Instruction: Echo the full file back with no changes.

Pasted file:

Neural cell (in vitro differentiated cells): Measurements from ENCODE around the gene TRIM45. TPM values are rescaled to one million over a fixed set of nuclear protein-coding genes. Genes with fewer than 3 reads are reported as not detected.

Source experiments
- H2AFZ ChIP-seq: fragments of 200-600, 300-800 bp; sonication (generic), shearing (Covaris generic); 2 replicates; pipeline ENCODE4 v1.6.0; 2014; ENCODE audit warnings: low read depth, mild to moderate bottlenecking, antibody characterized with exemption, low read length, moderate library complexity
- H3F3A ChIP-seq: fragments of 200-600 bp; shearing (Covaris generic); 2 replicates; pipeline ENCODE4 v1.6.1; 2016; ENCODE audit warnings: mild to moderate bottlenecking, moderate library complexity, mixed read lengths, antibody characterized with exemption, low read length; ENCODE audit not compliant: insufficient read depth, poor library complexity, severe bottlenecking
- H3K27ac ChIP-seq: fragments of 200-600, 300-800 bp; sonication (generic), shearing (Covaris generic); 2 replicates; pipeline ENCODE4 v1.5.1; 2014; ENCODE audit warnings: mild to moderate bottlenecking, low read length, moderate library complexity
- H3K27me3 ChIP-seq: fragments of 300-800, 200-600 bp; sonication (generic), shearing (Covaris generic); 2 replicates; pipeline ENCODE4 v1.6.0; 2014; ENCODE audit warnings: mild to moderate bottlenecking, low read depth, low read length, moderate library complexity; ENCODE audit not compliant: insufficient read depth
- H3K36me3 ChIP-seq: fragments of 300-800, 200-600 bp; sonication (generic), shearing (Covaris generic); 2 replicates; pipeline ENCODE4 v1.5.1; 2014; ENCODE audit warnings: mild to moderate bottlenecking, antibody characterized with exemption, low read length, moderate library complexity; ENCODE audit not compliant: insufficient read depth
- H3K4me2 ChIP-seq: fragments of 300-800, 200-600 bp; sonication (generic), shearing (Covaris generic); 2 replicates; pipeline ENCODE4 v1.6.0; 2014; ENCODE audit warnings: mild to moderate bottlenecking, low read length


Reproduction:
Neural cell (in vitro differentiated cells): Measurements from ENCODE around the gene TRIM45. TPM values are rescaled to one million over a fixed set of nuclear protein-coding genes. Genes with fewer than 3 reads are reported as not detected.

Source experiments
- H2AFZ ChIP-seq: fragments of 200-600, 300-800 bp; sonication (generic), shearing (Covaris generic); 2 replicates; pipeline ENCODE4 v1.6.0; 2014; ENCODE audit warnings: low read depth, mild to moderate bottlenecking, antibody characterized with exemption, low read length, moderate library complexity
- H3F3A ChIP-seq: fragments of 200-600 bp; shearing (Covaris generic); 2 replicates; pipeline ENCODE4 v1.6.1; 2016; ENCODE audit warnings: mild to moderate bottlenecking, moderate library complexity, mixed read lengths, antibody characterized with exemption, low read length; ENCODE audit not compliant: insufficient read depth, poor library complexity, severe bottlenecking
- H3K27ac ChIP-seq: fragments of 200-600, 300-800 bp; sonication (generic), shearing (Covaris generic); 2 replicates; pipeline ENCODE4 v1.5.1; 2014; ENCODE audit warnings: mild to moderate bottlenecking, low read length, moderate library complexity
- H3K27me3 ChIP-seq: fragments of 300-800, 200-600 bp; sonication (generic), shearing (Covaris generic); 2 replicates; pipeline ENCODE4 v1.6.0; 2014; ENCODE audit warnings: mild to moderate bottlenecking, low read depth, low read length, moderate library complexity; ENCODE audit not compliant: insufficient read depth
- H3K36me3 ChIP-seq: fragments of 300-800, 200-600 bp; sonication (generic), shearing (Covaris generic); 2 replicates; pipeline ENCODE4 v1.5.1; 2014; ENCODE audit warnings: mild to moderate bottlenecking, antibody characterized with exemption, low read length, moderate library complexity; ENCODE audit not compliant: insufficient read depth
- H3K4me2 ChIP-seq: fragments of 300-800, 200-600 bp; sonication (generic), shearing (Covaris generic); 2 replicates; pipeline ENCODE4 v1.6.0; 2014; ENCODE audit warnings: mild to moderate bottlenecking, low read length